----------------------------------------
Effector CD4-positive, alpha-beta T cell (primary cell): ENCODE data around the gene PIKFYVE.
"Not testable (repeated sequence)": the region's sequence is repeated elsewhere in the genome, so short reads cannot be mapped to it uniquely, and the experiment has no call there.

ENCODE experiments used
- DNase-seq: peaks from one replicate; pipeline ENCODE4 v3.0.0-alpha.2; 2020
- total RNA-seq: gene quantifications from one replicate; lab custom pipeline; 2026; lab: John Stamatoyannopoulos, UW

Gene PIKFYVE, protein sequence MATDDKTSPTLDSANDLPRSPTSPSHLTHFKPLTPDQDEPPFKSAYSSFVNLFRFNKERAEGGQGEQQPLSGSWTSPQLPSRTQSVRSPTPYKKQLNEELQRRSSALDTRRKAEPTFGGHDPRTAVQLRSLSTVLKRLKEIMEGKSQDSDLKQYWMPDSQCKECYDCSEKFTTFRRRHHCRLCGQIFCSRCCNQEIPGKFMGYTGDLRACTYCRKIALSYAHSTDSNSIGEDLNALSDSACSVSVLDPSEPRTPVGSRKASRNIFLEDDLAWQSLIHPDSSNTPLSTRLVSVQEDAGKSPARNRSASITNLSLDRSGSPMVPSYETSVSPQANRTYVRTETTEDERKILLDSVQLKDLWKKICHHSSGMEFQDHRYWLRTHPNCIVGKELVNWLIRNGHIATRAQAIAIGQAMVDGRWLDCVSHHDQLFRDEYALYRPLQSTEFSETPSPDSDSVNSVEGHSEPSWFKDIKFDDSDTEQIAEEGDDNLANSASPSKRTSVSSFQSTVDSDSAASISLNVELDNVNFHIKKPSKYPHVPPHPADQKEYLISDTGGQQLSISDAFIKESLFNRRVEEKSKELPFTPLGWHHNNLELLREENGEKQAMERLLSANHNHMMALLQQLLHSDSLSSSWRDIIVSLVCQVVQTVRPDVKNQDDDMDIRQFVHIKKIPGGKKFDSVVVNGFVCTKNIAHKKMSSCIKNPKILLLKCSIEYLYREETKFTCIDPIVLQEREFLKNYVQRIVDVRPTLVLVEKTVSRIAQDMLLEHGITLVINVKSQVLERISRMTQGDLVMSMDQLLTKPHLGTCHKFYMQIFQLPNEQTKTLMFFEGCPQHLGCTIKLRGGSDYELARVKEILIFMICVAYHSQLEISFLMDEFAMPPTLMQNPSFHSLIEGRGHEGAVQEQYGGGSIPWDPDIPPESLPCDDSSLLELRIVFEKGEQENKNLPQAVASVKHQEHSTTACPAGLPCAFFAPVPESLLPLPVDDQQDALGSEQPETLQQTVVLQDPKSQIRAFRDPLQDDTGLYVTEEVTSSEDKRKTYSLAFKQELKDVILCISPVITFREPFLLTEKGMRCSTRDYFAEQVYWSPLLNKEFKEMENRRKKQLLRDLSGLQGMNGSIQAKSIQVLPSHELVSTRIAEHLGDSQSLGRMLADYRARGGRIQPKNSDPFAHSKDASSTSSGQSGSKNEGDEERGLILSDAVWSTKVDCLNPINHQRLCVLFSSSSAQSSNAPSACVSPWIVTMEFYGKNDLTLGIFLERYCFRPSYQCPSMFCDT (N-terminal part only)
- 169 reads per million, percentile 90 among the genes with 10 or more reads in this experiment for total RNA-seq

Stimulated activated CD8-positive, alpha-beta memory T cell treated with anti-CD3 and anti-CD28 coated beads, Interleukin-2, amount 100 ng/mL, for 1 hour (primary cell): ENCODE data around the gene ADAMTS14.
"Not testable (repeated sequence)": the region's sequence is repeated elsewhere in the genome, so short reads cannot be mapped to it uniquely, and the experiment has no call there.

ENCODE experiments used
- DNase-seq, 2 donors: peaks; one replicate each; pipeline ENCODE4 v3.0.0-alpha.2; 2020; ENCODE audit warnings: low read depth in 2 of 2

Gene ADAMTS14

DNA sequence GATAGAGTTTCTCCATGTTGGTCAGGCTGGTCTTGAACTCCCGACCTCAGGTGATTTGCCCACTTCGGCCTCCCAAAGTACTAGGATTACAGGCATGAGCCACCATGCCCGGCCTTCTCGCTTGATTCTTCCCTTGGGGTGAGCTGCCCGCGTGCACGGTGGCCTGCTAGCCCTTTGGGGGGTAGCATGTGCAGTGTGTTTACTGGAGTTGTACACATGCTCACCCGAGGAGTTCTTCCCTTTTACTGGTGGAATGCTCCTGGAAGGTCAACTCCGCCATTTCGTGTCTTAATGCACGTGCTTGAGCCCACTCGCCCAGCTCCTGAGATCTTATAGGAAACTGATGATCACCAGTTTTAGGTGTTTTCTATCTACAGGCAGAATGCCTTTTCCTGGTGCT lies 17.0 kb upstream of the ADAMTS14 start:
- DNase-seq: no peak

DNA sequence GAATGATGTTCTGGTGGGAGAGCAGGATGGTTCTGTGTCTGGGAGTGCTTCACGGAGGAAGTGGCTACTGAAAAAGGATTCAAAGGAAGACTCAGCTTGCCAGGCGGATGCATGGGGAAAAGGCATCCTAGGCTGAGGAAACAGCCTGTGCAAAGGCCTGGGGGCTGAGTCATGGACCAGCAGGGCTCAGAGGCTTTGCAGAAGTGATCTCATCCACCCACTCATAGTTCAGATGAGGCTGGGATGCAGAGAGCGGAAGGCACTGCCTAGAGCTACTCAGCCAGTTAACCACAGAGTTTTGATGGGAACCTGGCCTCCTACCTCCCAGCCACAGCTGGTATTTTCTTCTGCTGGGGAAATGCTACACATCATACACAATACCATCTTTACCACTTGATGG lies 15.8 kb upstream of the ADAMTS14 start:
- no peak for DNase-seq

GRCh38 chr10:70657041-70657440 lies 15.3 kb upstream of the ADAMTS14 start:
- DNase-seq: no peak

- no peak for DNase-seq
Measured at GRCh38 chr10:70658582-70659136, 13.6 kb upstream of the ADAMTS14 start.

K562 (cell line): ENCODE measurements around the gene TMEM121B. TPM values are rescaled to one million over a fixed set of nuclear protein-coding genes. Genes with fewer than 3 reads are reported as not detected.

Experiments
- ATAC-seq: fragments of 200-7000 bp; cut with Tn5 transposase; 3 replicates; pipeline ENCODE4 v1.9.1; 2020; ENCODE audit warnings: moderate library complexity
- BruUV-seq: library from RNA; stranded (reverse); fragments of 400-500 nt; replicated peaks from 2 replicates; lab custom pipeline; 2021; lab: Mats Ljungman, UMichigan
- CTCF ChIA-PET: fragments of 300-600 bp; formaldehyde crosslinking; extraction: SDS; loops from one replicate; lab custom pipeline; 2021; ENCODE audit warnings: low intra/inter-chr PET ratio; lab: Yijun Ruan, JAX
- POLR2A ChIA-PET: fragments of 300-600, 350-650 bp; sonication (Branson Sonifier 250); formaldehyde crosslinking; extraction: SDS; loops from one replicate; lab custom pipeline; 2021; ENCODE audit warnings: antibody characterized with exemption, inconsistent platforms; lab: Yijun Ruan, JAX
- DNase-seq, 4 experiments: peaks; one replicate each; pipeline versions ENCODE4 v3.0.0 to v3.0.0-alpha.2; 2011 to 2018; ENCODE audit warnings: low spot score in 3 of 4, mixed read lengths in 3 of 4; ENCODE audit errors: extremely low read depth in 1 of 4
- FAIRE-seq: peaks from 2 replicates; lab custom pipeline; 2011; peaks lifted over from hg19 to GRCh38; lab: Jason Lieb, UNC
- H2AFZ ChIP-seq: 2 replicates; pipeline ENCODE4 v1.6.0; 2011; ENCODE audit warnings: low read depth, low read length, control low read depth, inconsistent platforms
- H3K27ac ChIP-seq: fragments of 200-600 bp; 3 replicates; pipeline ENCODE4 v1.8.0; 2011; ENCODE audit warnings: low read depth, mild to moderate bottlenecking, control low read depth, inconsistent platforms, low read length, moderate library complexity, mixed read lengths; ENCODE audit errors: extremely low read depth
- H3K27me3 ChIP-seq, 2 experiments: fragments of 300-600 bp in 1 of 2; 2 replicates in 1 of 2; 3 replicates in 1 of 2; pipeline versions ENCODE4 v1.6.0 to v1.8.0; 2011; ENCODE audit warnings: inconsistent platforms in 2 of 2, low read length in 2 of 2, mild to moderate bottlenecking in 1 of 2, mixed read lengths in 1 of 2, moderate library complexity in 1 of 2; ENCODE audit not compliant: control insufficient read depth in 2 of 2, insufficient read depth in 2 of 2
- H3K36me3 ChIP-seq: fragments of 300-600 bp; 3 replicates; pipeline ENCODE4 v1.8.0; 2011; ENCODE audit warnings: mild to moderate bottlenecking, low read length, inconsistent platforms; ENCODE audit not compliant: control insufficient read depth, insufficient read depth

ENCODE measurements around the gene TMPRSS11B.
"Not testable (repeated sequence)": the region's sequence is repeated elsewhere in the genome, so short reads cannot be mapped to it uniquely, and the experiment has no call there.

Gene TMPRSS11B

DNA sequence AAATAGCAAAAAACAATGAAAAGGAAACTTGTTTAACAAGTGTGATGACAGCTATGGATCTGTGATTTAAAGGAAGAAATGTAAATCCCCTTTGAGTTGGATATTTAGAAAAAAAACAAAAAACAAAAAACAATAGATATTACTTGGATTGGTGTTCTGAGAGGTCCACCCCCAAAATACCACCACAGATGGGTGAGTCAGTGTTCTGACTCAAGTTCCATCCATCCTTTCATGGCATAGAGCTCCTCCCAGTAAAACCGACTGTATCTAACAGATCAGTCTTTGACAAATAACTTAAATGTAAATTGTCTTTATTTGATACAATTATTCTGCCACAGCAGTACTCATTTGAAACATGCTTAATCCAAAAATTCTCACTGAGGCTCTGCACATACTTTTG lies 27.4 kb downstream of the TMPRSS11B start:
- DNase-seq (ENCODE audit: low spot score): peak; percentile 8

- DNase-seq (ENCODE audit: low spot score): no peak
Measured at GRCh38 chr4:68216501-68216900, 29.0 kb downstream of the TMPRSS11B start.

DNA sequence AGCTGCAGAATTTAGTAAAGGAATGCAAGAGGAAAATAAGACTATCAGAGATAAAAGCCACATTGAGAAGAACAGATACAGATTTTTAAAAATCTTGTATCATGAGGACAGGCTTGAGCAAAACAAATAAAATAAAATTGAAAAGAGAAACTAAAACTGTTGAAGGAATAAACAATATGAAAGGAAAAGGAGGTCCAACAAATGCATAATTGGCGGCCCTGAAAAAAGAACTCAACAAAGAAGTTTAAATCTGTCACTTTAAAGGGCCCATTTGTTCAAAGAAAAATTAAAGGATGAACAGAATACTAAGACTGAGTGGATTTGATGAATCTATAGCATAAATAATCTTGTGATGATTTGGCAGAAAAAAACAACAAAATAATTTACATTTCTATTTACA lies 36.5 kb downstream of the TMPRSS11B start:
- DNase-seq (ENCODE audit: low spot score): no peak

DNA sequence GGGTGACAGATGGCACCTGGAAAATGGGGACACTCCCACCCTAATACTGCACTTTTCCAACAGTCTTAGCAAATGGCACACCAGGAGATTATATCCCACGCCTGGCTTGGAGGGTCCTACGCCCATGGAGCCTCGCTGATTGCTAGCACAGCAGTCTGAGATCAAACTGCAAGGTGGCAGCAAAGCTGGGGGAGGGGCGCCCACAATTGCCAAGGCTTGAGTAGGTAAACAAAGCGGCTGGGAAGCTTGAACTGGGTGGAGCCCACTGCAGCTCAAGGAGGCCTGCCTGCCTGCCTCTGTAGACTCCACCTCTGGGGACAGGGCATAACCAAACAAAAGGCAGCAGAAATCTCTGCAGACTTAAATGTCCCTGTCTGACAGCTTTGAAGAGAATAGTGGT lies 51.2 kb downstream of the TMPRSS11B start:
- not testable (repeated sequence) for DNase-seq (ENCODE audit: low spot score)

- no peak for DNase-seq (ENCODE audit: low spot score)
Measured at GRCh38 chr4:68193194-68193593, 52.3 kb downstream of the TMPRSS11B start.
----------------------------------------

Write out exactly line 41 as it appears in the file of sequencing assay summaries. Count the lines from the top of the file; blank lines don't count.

- DNase-seq (ENCODE audit: low spot score): no peak